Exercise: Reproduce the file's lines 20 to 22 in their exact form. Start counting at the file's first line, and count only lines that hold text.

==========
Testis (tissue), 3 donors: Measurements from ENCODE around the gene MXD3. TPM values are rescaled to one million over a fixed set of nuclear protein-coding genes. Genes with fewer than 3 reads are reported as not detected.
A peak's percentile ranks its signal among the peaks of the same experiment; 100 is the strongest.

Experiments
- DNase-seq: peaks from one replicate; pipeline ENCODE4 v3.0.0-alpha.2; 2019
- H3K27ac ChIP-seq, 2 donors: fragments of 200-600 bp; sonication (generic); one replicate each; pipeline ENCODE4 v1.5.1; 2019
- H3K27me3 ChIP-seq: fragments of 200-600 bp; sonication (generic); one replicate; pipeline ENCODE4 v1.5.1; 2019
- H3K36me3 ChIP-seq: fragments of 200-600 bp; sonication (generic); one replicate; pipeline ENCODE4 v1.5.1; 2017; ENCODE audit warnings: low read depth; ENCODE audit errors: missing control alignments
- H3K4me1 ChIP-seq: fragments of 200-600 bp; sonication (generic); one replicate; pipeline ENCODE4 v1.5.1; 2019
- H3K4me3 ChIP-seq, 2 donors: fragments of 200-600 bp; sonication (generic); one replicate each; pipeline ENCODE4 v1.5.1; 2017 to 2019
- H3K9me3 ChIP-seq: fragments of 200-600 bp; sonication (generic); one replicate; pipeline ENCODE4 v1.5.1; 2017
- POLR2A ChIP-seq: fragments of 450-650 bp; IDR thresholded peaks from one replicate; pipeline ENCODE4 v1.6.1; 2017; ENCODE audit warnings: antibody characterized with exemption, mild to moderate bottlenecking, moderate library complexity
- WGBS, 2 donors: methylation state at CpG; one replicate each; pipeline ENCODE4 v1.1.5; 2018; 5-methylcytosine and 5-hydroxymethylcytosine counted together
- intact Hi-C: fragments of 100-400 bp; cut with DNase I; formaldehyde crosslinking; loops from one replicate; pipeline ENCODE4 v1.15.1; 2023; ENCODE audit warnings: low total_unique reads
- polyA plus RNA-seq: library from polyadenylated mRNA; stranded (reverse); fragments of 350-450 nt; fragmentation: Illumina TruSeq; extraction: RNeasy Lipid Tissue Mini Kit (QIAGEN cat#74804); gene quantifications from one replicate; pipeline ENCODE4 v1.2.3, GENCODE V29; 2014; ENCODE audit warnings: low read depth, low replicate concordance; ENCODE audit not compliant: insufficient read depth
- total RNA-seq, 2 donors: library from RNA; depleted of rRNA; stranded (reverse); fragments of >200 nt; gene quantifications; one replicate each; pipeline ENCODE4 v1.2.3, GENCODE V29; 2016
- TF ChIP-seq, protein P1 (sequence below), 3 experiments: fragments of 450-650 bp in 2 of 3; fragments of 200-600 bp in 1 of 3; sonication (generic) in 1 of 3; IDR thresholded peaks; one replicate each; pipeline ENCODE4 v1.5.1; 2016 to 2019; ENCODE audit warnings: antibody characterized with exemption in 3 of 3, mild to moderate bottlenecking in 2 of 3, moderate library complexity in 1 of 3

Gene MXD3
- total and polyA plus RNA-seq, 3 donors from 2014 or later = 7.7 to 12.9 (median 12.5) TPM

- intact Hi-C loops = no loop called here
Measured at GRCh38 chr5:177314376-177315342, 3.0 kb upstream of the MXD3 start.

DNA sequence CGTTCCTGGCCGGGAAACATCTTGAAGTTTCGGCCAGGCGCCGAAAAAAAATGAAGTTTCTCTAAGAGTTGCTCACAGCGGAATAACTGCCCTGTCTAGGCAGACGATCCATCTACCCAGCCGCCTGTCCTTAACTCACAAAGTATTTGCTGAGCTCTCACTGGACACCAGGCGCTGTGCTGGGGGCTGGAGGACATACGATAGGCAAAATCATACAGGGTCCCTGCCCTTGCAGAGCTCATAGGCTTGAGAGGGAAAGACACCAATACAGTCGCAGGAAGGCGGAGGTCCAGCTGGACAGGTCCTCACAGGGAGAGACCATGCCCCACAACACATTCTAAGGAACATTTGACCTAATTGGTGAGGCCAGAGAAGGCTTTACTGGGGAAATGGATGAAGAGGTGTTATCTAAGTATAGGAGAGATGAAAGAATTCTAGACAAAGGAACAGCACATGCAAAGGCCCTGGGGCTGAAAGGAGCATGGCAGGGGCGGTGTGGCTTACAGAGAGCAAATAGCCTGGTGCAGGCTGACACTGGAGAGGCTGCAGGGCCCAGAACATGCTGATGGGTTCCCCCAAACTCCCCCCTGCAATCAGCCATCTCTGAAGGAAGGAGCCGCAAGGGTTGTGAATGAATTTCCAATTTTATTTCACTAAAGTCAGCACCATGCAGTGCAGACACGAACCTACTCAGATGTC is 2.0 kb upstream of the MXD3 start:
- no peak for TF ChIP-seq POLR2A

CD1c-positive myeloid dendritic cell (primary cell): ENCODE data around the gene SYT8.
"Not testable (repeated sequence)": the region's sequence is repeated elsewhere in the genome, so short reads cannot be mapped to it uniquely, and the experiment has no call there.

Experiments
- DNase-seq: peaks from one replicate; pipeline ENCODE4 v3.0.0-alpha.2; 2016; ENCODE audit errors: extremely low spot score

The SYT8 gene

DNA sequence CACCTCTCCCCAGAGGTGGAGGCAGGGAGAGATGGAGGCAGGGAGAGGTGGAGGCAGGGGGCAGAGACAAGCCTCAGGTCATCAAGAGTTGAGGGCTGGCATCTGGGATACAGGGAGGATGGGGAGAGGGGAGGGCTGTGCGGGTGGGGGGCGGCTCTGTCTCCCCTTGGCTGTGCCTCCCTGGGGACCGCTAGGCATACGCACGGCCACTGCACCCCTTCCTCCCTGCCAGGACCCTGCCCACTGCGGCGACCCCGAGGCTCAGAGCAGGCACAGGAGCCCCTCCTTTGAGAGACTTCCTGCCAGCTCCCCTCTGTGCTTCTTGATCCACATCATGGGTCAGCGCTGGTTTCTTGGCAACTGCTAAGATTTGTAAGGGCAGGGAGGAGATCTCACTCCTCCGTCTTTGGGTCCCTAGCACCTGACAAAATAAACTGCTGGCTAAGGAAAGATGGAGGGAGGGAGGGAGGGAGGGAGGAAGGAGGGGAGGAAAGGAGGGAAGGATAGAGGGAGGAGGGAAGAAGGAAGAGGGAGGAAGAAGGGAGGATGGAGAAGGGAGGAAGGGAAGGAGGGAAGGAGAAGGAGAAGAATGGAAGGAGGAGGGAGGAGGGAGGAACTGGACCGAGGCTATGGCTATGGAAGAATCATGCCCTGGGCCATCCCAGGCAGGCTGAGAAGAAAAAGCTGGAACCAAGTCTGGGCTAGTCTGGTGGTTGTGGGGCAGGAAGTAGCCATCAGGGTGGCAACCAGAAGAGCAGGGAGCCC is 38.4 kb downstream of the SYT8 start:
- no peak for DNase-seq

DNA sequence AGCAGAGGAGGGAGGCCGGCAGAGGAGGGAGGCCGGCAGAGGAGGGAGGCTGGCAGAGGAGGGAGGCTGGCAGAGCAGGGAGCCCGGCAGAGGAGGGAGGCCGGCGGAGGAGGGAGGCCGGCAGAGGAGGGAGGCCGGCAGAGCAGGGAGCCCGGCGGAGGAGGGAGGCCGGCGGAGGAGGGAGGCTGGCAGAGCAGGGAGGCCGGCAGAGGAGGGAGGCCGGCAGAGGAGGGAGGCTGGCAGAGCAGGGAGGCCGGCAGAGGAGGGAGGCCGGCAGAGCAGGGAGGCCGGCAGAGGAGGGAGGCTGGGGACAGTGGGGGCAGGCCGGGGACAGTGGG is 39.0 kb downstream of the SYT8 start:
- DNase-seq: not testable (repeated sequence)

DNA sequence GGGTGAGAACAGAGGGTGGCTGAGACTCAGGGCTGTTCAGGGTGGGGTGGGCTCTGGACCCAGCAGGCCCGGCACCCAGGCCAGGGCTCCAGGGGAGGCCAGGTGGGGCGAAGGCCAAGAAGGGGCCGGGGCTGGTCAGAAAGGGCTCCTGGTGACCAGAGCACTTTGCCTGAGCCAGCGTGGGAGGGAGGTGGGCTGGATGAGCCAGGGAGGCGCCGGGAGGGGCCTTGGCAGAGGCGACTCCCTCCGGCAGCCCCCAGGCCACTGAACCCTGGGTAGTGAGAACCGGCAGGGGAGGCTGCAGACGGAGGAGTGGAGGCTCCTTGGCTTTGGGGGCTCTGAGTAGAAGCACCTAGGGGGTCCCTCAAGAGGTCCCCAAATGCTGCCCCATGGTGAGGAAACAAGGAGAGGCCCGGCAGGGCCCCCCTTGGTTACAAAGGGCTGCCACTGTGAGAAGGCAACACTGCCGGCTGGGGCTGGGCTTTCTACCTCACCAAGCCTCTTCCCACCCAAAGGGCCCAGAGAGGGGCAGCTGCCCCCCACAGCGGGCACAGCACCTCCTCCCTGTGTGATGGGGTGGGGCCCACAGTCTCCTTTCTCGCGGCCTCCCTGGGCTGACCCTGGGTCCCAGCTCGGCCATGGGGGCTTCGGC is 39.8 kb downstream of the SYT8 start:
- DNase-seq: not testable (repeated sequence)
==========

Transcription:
Measured at GRCh38 chr5:177314376-177315342, 3.0 kb upstream of the MXD3 start.

DNA sequence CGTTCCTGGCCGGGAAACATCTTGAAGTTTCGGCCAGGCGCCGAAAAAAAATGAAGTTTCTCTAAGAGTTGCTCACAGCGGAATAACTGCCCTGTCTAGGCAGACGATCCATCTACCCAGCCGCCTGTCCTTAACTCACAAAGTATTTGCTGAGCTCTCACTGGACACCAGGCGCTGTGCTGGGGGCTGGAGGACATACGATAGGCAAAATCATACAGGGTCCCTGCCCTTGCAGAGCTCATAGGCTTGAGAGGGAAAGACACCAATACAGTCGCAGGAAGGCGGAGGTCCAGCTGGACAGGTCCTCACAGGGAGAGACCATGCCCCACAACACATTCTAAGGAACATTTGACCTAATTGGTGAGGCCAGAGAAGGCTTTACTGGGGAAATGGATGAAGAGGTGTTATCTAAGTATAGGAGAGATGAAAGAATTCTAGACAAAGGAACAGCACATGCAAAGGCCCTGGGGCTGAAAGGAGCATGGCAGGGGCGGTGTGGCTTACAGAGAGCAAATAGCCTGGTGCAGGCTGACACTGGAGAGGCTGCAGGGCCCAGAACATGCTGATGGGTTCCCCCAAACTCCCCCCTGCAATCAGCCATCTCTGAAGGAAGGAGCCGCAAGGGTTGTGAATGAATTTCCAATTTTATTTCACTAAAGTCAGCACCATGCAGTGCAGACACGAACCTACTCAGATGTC is 2.0 kb upstream of the MXD3 start:
- no peak for TF ChIP-seq POLR2A